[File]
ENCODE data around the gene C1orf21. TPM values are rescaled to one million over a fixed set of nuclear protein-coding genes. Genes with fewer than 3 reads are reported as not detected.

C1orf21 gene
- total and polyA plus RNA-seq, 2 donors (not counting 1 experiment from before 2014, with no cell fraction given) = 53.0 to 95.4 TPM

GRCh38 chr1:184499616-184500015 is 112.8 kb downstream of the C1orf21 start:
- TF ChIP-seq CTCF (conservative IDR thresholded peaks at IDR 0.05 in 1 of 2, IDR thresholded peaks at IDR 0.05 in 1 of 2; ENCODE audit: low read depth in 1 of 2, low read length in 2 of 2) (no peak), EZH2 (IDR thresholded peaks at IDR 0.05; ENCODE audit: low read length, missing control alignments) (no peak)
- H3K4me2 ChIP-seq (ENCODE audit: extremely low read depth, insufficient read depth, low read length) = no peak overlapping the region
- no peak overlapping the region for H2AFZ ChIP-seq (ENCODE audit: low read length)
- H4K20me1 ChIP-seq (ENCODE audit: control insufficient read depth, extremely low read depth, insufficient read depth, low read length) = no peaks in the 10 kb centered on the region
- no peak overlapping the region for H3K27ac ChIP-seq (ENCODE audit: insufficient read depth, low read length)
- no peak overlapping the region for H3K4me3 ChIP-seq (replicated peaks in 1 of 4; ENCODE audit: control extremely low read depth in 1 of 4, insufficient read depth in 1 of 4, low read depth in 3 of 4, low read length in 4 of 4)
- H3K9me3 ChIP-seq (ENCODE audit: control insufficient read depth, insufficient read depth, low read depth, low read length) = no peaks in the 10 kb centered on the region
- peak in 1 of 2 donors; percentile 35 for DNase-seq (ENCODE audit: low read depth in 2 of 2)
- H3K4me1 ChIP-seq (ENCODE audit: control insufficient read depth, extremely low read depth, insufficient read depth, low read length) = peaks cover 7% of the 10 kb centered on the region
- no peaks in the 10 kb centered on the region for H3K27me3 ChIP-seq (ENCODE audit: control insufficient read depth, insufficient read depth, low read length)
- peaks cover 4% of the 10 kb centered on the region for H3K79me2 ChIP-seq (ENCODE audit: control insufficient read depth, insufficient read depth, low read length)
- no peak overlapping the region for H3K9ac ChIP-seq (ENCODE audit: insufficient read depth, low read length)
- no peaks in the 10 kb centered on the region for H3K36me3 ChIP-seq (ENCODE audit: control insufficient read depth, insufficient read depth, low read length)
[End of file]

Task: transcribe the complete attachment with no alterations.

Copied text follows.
ENCODE data around the gene C1orf21. TPM values are rescaled to one million over a fixed set of nuclear protein-coding genes. Genes with fewer than 3 reads are reported as not detected.

C1orf21 gene
- total and polyA plus RNA-seq, 2 donors (not counting 1 experiment from before 2014, with no cell fraction given) = 53.0 to 95.4 TPM

GRCh38 chr1:184499616-184500015 is 112.8 kb downstream of the C1orf21 start:
- TF ChIP-seq CTCF (conservative IDR thresholded peaks at IDR 0.05 in 1 of 2, IDR thresholded peaks at IDR 0.05 in 1 of 2; ENCODE audit: low read depth in 1 of 2, low read length in 2 of 2) (no peak), EZH2 (IDR thresholded peaks at IDR 0.05; ENCODE audit: low read length, missing control alignments) (no peak)
- H3K4me2 ChIP-seq (ENCODE audit: extremely low read depth, insufficient read depth, low read length) = no peak overlapping the region
- no peak overlapping the region for H2AFZ ChIP-seq (ENCODE audit: low read length)
- H4K20me1 ChIP-seq (ENCODE audit: control insufficient read depth, extremely low read depth, insufficient read depth, low read length) = no peaks in the 10 kb centered on the region
- no peak overlapping the region for H3K27ac ChIP-seq (ENCODE audit: insufficient read depth, low read length)
- no peak overlapping the region for H3K4me3 ChIP-seq (replicated peaks in 1 of 4; ENCODE audit: control extremely low read depth in 1 of 4, insufficient read depth in 1 of 4, low read depth in 3 of 4, low read length in 4 of 4)
- H3K9me3 ChIP-seq (ENCODE audit: control insufficient read depth, insufficient read depth, low read depth, low read length) = no peaks in the 10 kb centered on the region
- peak in 1 of 2 donors; percentile 35 for DNase-seq (ENCODE audit: low read depth in 2 of 2)
- H3K4me1 ChIP-seq (ENCODE audit: control insufficient read depth, extremely low read depth, insufficient read depth, low read length) = peaks cover 7% of the 10 kb centered on the region
- no peaks in the 10 kb centered on the region for H3K27me3 ChIP-seq (ENCODE audit: control insufficient read depth, insufficient read depth, low read length)
- peaks cover 4% of the 10 kb centered on the region for H3K79me2 ChIP-seq (ENCODE audit: control insufficient read depth, insufficient read depth, low read length)
- no peak overlapping the region for H3K9ac ChIP-seq (ENCODE audit: insufficient read depth, low read length)
- no peaks in the 10 kb centered on the region for H3K36me3 ChIP-seq (ENCODE audit: control insufficient read depth, insufficient read depth, low read length)